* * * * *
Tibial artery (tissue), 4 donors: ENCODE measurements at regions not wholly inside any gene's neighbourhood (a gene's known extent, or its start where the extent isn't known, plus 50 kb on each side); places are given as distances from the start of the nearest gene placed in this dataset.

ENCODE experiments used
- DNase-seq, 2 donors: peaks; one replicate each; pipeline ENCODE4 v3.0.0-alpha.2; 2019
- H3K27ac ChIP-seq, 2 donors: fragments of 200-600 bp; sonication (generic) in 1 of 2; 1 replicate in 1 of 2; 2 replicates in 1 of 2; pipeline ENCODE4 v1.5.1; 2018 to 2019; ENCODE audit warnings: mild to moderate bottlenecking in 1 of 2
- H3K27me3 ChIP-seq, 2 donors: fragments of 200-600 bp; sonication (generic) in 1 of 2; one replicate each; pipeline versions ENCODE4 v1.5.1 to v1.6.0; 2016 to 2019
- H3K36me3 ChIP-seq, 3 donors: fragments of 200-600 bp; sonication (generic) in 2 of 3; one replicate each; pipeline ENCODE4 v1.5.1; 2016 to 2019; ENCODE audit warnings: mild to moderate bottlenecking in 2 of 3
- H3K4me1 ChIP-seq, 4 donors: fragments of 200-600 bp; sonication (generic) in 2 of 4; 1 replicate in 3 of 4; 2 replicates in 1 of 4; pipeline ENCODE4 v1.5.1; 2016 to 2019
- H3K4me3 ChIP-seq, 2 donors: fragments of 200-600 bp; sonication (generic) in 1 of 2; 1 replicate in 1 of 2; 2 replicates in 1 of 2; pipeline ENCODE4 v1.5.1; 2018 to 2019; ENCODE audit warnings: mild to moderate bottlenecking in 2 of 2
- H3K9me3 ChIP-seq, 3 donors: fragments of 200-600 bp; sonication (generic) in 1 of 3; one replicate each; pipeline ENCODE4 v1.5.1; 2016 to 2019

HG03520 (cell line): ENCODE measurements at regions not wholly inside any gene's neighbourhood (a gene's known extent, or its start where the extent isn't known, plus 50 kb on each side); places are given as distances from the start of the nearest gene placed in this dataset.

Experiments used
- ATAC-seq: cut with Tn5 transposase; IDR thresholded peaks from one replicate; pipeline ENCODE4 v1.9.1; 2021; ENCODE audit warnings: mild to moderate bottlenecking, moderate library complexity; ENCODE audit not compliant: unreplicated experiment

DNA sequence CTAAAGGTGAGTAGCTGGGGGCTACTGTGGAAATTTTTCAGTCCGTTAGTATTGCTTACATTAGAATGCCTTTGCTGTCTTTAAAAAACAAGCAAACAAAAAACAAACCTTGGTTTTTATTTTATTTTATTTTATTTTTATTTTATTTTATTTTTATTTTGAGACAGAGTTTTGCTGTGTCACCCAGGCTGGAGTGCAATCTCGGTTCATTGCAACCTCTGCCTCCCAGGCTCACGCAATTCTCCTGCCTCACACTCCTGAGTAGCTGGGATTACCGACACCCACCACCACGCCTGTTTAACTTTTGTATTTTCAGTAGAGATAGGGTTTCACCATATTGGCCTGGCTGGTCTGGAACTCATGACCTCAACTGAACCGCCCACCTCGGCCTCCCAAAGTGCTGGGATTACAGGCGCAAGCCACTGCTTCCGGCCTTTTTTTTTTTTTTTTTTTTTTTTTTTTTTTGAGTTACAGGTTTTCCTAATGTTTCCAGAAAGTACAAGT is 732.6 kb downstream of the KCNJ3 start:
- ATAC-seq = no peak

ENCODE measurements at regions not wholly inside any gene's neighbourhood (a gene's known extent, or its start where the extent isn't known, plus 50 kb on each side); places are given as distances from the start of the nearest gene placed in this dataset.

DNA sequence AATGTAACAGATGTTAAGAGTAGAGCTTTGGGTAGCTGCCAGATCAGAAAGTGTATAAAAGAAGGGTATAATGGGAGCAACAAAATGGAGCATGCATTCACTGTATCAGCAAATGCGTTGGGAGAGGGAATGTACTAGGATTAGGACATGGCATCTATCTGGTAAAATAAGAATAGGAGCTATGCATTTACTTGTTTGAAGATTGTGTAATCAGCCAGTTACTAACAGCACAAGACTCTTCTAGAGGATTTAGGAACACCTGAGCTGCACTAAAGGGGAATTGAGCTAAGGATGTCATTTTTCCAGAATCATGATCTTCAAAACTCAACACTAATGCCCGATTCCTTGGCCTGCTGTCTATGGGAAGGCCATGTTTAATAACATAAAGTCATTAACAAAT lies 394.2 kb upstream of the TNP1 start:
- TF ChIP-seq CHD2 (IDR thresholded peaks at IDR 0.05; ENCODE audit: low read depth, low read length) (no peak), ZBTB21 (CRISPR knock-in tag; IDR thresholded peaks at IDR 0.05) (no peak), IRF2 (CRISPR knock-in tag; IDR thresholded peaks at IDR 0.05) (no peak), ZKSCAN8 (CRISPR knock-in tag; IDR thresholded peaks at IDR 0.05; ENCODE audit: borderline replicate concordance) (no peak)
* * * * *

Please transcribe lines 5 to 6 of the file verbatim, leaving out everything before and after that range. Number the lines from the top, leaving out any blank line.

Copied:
- H3K27me3 ChIP-seq, 2 donors: fragments of 200-600 bp; sonication (generic) in 1 of 2; one replicate each; pipeline versions ENCODE4 v1.5.1 to v1.6.0; 2016 to 2019
- H3K36me3 ChIP-seq, 3 donors: fragments of 200-600 bp; sonication (generic) in 2 of 3; one replicate each; pipeline ENCODE4 v1.5.1; 2016 to 2019; ENCODE audit warnings: mild to moderate bottlenecking in 2 of 3